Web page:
Fertility

While the relationship is not completely understood,[36] feminizing hormone therapy appears to reduce the ability to produce sperm.[37] Individuals who have been on hormone therapy for an extended period of time have been shown to have a lower total sperm count than males not on hormone therapy.[38] Succession of hormone replacement therapy has been associated with a renewed level of fertility.[39][40]

Tucking is also associated with lower quality sperm production because of the increased temperature of the testicles, causing premature sperm death.[41][42][43]

Trans women may elect to undergo fertility preservation through semen cryopreservation via masturbation or testicular sperm extraction.[36]

Discrimination

Text written in marker that reads "Women's Room Do Not Enter if you Have A DICK!"
Transmisogynistic graffiti in Springfield, Missouri

Like all gender variant people, trans women often face discrimination and transphobia,[20]: 8  particularly those who are not perceived as cisgender.[44] A 2015 survey from The Williams Institute found that, of 27,715 transgender respondents, 52% whose families had rejected them attempted suicide, as did 64.9% of those who were physically attacked in the past year.[45]

A 2011 survey of roughly 3000 trans women living in the United States, as summarized in the report "Injustice at Every Turn: A Report of the National Transgender Discrimination Survey", found that trans women reported that:[20][specify]

  • 36% have lost their job due to their gender.
  • 55% have been discriminated against in hiring.
  • 29% have been denied a promotion.
  • 25% have been refused medical care.
  • 60% of the trans women who have visited a homeless shelter reported incidents of harassment there.
  • When displaying identity documents incongruent with their gender identity/expression, 33% have been harassed and 3% have been physically assaulted.
  • 20% reported harassment by police, with 6% reporting physical assault and 3% reporting sexual assault by an officer. 25% have been treated generally with disrespect by police officers.
  • Among jailed trans women, 40% have been harassed by inmates, 38% have been harassed by staff, 21% have been physically assaulted, and 20% have been sexually assaulted.

The American National Coalition of Anti-Violence Programs' report of 2010 anti-LGBTQ violence found that of the 27 people who were murdered because of their LGBTQ identity, 44% were trans women.[46] Discrimination is particularly severe towards non-white trans women, who experience the intersection of racism and transphobia.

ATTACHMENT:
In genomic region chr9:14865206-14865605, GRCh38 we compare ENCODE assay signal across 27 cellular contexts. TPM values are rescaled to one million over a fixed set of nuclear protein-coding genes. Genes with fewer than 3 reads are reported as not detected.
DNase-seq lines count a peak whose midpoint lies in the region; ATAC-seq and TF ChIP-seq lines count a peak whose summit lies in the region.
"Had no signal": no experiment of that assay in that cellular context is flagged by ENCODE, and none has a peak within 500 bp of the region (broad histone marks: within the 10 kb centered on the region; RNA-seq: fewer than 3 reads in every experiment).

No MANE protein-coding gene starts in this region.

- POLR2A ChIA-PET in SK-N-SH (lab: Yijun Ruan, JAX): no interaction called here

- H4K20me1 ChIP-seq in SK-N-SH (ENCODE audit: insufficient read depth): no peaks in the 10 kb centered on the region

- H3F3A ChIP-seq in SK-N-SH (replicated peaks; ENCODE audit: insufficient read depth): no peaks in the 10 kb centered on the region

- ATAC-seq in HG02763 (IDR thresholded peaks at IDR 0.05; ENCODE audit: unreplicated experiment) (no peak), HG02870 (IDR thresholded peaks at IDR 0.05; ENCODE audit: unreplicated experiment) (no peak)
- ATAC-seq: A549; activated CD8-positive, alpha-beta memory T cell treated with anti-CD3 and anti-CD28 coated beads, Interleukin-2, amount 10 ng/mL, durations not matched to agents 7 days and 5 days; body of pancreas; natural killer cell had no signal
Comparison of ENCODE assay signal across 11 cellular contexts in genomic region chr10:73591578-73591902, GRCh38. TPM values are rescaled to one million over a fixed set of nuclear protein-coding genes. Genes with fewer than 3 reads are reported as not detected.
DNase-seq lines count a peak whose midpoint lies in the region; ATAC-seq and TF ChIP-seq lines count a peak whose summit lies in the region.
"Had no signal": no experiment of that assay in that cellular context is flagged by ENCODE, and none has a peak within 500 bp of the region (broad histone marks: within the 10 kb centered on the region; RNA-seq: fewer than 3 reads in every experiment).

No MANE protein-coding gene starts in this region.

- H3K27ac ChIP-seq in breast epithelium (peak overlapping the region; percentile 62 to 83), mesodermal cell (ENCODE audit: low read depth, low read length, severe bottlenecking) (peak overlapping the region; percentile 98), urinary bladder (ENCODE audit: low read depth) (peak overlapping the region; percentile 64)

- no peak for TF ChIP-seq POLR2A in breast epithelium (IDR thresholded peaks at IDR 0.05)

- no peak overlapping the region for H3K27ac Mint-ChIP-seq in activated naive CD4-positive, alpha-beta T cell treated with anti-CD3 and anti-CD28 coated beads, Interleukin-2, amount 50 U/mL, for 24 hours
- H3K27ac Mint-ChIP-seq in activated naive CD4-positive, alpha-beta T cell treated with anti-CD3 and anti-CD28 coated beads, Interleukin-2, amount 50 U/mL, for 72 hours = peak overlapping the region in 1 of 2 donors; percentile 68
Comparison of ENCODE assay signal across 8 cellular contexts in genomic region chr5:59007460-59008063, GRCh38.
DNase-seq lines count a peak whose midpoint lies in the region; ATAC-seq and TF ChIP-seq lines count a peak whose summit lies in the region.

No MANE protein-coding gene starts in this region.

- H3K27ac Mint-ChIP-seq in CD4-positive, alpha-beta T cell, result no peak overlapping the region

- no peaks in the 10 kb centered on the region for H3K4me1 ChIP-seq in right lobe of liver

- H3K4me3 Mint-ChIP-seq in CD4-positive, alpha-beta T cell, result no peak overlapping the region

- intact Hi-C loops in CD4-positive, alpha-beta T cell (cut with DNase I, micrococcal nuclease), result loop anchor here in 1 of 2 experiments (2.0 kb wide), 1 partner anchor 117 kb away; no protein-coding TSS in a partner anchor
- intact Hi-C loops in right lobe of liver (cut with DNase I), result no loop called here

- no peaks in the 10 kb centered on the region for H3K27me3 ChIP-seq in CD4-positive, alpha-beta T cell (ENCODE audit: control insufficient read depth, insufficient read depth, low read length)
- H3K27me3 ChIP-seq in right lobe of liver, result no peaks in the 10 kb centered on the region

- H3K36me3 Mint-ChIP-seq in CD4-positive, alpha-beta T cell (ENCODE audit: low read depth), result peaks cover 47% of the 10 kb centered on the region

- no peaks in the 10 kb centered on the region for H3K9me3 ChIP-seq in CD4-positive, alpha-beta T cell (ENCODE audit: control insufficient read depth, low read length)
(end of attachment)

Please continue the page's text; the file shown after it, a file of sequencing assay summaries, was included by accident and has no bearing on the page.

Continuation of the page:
In her book Whipping Girl, trans woman Julia Serano refers to the unique discrimination trans women experience as "transmisogyny".[47]

Discrimination against trans women has occurred at the Michigan Womyn's Music Festival after the Festival set out a rule that it would only be a space for cisgender females. This led to protests by trans women and their allies, and a boycott of the Festival by Equality Michigan in 2014. The boycott was joined by the Human Rights Campaign, GLAAD, the National Center for Lesbian Rights, and the National LGBTQ Task Force. The "womyn-born-womyn" intention first came to attention in 1991 after a transsexual festival-goer, Nancy Burkholder, was asked to leave the festival when several women recognized her as a trans woman and expressed discomfort with her presence in the space.[48][49]

Violence towards trans women

A group of Argentine travestis carrying the coffin of their murdered friend, August 1987

Trans women face a form of violence known as trans bashing. The Washington Blade reported that Global Rights, an international NGO, tracked the mistreatment of trans women in Brazil, including at the hands of the police.[50] To commemorate those who have been murdered in hate crimes, an annual Transgender Day of Remembrance is held in various locations across the United States, Canada, Western Europe, Australia, and New Zealand, with details and sources for each murder provided at their website.[51]

United States

According to a 2009 report by the National Coalition of Anti-Violence Programs, quoted by the Office for Victims of Crime, 11% of all hate crimes towards members of the LGBTQ community were directed towards trans women.[52]

In 2015, a false statistic was widely reported in the United States media stating that the life expectancy of a trans woman of color is only 35 years.[53] This appears to be based on a comment specifically about Latin America in a report by the Inter-American Commission on Human Rights, which compiled data on the age at death of murdered trans women for all of the Americas (North, South, and Central), and does not disaggregate by race.[53][54][55]

In 2016, 23 transgender people suffered fatal attacks in the United States. The Human Rights Campaign report found some of these deaths to be direct results of an anti-transgender bias, and some due to related factors such as homelessness.[56]

One type of violence towards trans women is committed by perpetrators who learn that their sexual partner is transgender, and feel deceived ("trans panic"). Almost 95% of these crimes were committed by cisgender men towards trans women.[57] According to a 2005 study in Houston, Texas, "50% of transgender people surveyed had been hit by a primary partner after coming out as transgender".[52]

Trans women in the media

Trans representation in television, film, news, and other forms of media was slim before the 21st century. Early mainstream accounts and fictional depictions of trans women almost always relied on common tropes and stereotypes.[58] However, portrayals have steadily grown and improved in tandem with activism. In the 2020 film Disclosure: Trans Lives on Screen, director Sam Feder explores Hollywood's history of trans representation and the cultural effects of such depictions. Many notable 21st century trans actresses and celebrities shared their stories in the film, including Laverne Cox, Alexandra Billings, Jamie Clayton, and more.[59]

See also

References